After the Second World War the trust of health care was placed on the advances in surgical techniques, the introduction of antibiotics and growth of the pharmaceutical industries. The more traditional healing practices lost ground. This was an era of scientific reductionism and an almost blind faith in the medical ‘miracle’. This approach continued through the 1950s.
In the last twenty years, public desire for greater control in their health care process and a growing dissatisfaction with high tech solutions to health problems has resulted in a resurgent interest in the natural methods of preventive health care. This trend has increased demand for naturopathic services as people seek ways to improve their health, cope with day-to-day stresses and avoid illness.
Naturopathic medical education began in Canada in 1978 with the founding of the Ontario College of Naturopathic Medicine (OCNM) in Toronto. OCNM offered post-graduate courses in naturopathic medicine to chiropractors, dentists and medical doctors. By 1983, the first four-year, full-time program was offered at OCNM and enrolment was expanded to include students with a University degree who had completed the appropriate prerequisites. In 1992, the College became the Canadian College of Naturopathic Medicine (CCNM) to better reflect its mandate to educate students from across Canada. Application rates for CCNM program have grown over 10 times since 1991. In 2000 the Boucher Institute of Naturopathic Medicine opened in British Columbia to further support the growing demand for naturopathic doctors in Canada.
Today, more people than ever before are seeking and benefiting from naturopathic medical care and the number of naturopathic doctors is growing at record rates to accommodate this increased demand. Currently there are naturopathic doctors practicing in every province and territory in Canada. The more than 1,200 naturopathic doctors across the country continue to be an emerging answer to Canada’s health care concerns.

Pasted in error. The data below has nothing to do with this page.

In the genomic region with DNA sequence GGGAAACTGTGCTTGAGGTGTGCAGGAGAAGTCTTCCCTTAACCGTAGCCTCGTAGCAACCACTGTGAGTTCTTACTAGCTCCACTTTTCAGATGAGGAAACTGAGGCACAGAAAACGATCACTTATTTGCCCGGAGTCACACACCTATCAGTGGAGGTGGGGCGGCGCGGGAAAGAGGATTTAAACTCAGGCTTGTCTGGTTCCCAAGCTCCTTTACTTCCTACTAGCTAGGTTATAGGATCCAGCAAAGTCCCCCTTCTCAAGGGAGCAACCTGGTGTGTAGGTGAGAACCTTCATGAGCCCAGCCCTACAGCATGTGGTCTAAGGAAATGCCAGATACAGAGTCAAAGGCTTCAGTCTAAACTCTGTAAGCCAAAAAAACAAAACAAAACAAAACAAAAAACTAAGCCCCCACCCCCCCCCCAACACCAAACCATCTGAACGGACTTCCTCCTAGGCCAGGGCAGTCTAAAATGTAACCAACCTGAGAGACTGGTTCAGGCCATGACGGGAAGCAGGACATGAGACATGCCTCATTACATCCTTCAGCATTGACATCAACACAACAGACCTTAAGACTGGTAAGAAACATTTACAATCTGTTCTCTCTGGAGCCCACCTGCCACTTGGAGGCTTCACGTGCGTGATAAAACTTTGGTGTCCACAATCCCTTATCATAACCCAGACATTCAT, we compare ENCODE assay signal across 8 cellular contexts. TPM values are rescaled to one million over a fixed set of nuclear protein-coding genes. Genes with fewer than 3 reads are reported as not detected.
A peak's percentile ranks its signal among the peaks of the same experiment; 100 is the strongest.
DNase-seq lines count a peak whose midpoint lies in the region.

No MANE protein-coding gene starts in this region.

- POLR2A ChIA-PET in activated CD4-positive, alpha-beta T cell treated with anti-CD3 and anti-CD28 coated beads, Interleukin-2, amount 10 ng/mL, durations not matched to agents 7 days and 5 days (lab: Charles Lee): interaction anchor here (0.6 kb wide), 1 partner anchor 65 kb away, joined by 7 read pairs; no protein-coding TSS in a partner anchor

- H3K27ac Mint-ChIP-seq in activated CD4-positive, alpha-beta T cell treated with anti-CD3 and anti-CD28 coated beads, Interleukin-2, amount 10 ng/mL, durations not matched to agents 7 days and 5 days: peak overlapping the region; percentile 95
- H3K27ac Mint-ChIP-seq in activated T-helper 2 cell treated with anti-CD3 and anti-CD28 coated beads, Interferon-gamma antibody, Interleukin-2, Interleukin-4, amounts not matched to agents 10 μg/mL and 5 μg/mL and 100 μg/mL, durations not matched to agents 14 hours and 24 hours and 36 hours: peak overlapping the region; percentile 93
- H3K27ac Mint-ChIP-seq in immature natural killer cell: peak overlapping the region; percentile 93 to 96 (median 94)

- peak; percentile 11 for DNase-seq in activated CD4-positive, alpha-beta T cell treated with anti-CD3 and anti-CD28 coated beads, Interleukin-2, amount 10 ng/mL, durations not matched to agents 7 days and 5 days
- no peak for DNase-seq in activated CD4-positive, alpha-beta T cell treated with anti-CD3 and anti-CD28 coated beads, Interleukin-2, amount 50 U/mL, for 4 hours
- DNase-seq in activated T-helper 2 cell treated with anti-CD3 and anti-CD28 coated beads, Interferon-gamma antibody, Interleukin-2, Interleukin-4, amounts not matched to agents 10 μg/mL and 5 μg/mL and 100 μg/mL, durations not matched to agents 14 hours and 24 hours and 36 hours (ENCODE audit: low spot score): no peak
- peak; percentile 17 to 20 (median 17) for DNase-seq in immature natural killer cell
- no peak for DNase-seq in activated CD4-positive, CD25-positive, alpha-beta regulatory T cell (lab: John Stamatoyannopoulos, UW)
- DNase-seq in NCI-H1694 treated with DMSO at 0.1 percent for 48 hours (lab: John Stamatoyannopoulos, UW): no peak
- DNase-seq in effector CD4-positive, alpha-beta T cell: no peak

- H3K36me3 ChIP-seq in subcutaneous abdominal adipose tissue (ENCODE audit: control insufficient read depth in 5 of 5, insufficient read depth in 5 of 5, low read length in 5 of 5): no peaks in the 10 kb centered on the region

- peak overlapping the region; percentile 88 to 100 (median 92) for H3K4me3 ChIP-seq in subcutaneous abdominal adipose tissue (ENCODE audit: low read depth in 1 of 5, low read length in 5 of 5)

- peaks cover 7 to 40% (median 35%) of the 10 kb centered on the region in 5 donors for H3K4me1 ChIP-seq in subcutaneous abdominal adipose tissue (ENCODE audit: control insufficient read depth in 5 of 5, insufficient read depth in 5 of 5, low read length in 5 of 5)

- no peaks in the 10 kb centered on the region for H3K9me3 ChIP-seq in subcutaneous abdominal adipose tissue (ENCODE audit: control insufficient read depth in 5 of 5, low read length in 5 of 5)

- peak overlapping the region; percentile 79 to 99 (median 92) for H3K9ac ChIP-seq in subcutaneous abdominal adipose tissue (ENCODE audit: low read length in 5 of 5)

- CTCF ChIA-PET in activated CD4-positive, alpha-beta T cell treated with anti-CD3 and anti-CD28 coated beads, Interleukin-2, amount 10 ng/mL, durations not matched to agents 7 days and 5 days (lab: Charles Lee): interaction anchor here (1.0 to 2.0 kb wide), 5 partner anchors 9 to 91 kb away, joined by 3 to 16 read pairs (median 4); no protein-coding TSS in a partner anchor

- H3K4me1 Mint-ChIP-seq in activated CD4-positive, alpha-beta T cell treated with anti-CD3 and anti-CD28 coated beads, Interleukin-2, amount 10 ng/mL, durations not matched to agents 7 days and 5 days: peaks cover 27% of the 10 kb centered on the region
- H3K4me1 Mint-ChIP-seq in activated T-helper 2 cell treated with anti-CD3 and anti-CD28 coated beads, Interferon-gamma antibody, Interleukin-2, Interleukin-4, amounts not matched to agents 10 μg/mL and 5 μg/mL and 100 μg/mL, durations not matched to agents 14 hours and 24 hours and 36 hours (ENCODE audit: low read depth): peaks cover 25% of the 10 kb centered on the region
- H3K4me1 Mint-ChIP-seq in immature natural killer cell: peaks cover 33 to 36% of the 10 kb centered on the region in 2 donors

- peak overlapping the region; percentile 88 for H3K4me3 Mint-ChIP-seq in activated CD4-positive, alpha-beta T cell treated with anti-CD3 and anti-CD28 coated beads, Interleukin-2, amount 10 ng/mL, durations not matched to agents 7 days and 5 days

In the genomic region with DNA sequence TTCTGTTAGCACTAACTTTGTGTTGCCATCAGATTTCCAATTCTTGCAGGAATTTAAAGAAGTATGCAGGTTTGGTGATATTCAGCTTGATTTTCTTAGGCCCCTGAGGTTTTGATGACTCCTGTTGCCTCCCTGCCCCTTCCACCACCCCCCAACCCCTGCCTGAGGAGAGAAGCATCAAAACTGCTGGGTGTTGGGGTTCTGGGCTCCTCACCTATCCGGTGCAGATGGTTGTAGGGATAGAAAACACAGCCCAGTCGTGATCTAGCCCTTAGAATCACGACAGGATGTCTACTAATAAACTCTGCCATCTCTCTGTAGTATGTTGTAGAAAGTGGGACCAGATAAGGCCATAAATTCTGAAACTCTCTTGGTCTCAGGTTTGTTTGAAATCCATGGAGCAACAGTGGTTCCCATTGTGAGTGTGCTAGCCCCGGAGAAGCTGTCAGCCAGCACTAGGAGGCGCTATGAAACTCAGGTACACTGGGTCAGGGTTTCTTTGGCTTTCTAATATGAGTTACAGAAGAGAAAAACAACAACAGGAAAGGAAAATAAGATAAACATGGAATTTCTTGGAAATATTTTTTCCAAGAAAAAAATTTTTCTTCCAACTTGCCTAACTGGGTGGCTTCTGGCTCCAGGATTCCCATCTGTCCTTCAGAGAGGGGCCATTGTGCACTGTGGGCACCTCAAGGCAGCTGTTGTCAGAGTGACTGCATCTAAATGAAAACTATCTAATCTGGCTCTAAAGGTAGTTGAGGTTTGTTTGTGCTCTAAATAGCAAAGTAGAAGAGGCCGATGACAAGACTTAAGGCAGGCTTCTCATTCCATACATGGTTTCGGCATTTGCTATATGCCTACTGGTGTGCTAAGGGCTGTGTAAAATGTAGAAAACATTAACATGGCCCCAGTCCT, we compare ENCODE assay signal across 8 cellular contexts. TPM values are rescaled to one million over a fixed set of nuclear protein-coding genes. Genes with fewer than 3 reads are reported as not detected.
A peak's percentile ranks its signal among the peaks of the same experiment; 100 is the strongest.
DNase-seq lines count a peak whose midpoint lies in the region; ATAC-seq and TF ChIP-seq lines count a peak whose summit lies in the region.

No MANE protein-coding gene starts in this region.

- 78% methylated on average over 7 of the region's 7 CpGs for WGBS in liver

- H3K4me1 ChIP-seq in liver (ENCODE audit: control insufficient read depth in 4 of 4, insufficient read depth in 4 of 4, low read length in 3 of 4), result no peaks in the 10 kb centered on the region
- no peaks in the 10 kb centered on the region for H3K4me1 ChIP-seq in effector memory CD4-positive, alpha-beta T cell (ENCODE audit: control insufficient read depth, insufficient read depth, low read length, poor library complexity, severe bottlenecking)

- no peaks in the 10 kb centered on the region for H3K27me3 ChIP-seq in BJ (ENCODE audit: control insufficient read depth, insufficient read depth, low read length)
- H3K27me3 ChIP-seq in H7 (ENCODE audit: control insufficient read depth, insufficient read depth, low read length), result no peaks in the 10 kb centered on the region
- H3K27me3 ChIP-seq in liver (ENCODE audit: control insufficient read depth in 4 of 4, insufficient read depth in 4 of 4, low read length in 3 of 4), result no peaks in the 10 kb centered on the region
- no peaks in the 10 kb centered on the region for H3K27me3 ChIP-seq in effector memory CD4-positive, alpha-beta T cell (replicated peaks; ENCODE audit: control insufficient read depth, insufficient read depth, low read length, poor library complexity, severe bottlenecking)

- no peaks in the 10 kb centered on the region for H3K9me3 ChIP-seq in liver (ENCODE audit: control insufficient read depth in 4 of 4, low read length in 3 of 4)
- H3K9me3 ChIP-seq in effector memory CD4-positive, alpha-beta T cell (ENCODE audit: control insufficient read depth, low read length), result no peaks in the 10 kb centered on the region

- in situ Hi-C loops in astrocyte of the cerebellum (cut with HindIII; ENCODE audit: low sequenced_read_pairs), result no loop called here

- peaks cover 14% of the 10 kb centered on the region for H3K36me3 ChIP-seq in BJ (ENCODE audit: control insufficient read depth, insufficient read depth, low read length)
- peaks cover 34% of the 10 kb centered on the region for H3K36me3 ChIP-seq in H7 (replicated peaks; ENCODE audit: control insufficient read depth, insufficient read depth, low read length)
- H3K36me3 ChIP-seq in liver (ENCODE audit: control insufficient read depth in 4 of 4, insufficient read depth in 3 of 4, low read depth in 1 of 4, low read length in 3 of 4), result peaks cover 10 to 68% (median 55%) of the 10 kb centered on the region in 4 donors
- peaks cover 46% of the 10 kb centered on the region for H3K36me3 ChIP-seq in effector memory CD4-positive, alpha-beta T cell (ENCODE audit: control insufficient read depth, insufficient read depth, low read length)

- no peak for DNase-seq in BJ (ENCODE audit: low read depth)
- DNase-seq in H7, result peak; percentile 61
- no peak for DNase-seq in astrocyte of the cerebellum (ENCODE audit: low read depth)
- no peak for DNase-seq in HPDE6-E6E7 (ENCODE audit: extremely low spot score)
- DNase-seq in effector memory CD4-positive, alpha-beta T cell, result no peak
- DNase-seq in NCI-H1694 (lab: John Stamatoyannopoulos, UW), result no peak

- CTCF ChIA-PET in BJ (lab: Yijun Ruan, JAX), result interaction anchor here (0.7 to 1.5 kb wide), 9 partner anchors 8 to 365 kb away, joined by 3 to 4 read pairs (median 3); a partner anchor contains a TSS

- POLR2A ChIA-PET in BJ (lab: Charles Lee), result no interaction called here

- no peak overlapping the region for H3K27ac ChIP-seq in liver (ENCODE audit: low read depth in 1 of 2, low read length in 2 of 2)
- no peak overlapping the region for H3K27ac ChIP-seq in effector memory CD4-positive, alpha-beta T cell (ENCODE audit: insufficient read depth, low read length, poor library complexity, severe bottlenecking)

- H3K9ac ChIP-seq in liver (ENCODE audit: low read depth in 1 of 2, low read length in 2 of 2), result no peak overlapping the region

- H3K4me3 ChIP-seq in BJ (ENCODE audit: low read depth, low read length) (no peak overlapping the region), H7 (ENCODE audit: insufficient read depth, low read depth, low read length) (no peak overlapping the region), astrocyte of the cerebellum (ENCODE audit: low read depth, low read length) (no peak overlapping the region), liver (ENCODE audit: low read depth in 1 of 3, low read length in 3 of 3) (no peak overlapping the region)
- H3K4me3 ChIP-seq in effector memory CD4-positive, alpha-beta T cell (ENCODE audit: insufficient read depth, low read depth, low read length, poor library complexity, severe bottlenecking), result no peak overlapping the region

Naturopathic Physicians are experiencing greater recognition as health care practitioners and as experts in the field of natural and preventive medicine. They provide leadership in natural medical research and enjoy increasing political influence. Positions for naturopathic doctors are opening up in hospitals, multi-disciplinary clinics and specialized health centres across Canada.
In Canada there are four provinces that have naturopathic regulations: British Columbia, Saskatchewan, Manitoba and Ontario. Regulation in Alberta is expected by 2008. Most of the other provinces are also in the process of seeking regulation.
In this new century, the naturopathic profession finds itself well positioned in health care. With more and more research supporting the therapies used by naturopathic doctors, the public demand for greater choice and increased access to more natural approaches to health care, naturopathic medicine is poised to make the transition from “alternative” medicine to “mainstream” medicine.
If you haven’t experienced the benefits of naturopathic medicine yourself, take the time to regain control of your health by making an appointment with Naturopathic Physician, Dr. NaviBadesha.